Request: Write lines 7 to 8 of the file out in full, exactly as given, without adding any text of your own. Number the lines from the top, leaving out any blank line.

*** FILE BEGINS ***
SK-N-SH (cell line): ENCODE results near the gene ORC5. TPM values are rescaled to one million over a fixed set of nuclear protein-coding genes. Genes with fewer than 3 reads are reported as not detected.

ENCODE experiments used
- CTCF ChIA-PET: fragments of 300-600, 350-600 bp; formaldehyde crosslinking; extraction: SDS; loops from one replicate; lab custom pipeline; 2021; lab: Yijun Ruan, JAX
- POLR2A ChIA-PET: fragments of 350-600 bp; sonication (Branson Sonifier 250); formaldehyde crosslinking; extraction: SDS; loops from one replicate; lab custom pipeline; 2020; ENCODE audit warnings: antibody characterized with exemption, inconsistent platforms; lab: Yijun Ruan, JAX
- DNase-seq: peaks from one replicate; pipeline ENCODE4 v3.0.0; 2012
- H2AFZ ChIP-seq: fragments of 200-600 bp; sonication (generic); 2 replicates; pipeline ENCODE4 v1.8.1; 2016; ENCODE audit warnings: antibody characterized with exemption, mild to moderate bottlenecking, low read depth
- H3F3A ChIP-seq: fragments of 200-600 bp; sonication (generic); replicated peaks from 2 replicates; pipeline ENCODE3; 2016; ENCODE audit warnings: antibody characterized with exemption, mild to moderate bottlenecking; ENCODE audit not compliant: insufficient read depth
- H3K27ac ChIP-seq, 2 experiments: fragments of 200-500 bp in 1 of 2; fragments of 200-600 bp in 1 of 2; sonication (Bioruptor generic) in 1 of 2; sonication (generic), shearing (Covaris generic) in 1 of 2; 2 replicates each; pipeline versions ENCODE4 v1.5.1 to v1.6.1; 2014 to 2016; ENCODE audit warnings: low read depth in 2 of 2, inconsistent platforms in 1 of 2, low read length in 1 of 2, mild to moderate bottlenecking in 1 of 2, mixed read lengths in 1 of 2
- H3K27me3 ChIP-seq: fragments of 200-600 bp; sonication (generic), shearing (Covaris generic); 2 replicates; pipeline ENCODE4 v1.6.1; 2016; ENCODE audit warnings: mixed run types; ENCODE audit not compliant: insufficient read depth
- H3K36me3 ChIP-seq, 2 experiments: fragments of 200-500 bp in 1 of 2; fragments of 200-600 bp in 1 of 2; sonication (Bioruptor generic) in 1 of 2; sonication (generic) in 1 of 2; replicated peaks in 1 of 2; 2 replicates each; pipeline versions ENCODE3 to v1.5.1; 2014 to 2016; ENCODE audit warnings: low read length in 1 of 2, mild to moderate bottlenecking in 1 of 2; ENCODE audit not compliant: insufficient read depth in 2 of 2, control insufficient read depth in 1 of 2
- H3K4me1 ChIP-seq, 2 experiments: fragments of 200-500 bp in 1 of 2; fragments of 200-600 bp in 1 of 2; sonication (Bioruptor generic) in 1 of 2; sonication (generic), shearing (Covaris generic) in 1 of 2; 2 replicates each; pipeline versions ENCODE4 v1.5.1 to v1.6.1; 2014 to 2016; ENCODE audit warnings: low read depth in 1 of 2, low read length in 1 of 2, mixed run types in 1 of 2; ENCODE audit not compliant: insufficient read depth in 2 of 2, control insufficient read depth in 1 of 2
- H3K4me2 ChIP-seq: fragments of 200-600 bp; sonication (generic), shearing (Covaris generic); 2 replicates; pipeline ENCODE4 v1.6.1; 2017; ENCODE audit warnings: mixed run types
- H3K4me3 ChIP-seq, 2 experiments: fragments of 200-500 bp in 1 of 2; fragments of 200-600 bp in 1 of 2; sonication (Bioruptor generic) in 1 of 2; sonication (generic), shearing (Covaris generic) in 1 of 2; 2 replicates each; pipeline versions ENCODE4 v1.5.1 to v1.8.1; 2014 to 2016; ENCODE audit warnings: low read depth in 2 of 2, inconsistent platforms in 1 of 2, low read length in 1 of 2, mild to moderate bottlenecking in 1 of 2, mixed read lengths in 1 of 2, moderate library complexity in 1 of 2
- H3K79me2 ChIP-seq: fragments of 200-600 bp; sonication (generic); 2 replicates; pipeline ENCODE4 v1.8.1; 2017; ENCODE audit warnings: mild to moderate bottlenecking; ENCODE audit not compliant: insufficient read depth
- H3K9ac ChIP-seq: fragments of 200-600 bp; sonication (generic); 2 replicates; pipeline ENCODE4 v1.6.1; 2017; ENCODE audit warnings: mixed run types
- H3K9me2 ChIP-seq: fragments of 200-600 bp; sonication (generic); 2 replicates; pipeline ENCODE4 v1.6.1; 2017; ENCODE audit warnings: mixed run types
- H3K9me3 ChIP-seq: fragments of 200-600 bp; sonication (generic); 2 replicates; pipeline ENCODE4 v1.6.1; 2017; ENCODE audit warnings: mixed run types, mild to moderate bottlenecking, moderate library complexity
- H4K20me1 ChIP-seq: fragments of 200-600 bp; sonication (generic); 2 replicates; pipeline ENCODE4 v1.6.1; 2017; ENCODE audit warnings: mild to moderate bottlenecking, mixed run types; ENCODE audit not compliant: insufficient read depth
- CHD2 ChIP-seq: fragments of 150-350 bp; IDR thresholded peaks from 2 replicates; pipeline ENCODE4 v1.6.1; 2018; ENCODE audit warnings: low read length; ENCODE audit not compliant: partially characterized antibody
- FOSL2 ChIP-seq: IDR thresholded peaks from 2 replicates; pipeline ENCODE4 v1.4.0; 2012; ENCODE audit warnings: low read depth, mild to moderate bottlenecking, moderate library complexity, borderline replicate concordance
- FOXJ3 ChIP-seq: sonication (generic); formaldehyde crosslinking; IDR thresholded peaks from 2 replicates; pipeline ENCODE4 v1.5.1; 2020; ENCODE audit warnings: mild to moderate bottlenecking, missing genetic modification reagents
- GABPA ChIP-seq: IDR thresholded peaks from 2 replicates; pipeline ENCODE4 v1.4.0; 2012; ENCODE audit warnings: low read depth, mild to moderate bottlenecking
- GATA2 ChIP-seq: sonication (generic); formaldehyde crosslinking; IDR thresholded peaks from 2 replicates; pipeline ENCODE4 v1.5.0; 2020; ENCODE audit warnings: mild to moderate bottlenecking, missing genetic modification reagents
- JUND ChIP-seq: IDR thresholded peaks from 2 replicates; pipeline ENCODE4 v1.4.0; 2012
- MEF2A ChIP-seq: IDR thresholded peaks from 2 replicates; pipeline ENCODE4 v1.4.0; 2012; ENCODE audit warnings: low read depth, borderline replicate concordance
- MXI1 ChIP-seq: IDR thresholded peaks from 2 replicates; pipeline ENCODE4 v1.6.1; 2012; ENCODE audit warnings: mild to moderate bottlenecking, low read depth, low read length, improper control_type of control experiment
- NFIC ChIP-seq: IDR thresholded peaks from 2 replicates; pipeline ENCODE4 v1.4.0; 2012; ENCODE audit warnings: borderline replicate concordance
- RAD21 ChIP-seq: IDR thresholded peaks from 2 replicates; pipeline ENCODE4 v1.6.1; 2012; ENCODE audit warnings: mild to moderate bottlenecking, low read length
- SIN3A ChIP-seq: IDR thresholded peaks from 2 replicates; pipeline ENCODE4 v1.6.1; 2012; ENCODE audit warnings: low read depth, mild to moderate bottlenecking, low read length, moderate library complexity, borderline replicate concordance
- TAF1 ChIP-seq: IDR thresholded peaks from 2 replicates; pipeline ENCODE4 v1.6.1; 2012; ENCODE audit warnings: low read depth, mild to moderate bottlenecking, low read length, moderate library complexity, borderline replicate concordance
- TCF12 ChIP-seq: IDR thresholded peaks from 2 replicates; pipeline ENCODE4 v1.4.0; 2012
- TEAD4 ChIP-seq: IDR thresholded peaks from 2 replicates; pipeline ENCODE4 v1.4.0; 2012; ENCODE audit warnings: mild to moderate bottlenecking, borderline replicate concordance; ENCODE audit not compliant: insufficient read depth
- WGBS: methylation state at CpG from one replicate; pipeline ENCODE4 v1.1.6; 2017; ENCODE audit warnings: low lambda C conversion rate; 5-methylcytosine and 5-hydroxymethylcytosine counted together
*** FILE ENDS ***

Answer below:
- H3F3A ChIP-seq: fragments of 200-600 bp; sonication (generic); replicated peaks from 2 replicates; pipeline ENCODE3; 2016; ENCODE audit warnings: antibody characterized with exemption, mild to moderate bottlenecking; ENCODE audit not compliant: insufficient read depth
- H3K27ac ChIP-seq, 2 experiments: fragments of 200-500 bp in 1 of 2; fragments of 200-600 bp in 1 of 2; sonication (Bioruptor generic) in 1 of 2; sonication (generic), shearing (Covaris generic) in 1 of 2; 2 replicates each; pipeline versions ENCODE4 v1.5.1 to v1.6.1; 2014 to 2016; ENCODE audit warnings: low read depth in 2 of 2, inconsistent platforms in 1 of 2, low read length in 1 of 2, mild to moderate bottlenecking in 1 of 2, mixed read lengths in 1 of 2